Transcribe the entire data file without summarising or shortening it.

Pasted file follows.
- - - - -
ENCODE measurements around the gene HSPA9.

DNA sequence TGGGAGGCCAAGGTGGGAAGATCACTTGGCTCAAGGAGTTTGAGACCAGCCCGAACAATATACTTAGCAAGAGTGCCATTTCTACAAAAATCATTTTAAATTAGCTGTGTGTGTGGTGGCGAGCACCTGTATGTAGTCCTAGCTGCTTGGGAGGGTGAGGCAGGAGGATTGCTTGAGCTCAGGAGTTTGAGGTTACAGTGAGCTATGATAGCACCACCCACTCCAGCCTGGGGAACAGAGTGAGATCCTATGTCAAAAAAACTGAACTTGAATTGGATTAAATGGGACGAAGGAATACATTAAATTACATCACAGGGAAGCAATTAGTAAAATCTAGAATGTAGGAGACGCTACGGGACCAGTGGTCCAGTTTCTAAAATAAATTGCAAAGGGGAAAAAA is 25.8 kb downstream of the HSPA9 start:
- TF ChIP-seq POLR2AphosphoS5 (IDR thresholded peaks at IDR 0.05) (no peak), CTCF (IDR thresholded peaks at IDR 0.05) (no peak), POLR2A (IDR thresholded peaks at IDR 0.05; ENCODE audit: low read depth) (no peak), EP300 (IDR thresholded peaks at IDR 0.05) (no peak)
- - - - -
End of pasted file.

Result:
ENCODE measurements around the gene HSPA9.

DNA sequence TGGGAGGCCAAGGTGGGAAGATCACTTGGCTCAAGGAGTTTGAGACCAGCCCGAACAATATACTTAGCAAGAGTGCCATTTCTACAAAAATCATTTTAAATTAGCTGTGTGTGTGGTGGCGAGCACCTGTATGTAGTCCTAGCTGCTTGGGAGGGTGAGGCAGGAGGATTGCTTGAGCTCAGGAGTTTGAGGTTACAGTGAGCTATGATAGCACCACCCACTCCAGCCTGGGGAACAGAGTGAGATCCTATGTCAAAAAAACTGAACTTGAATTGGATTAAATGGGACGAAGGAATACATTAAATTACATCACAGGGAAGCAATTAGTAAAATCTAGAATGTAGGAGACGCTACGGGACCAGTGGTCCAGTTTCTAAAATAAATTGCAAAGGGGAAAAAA is 25.8 kb downstream of the HSPA9 start:
- TF ChIP-seq POLR2AphosphoS5 (IDR thresholded peaks at IDR 0.05) (no peak), CTCF (IDR thresholded peaks at IDR 0.05) (no peak), POLR2A (IDR thresholded peaks at IDR 0.05; ENCODE audit: low read depth) (no peak), EP300 (IDR thresholded peaks at IDR 0.05) (no peak)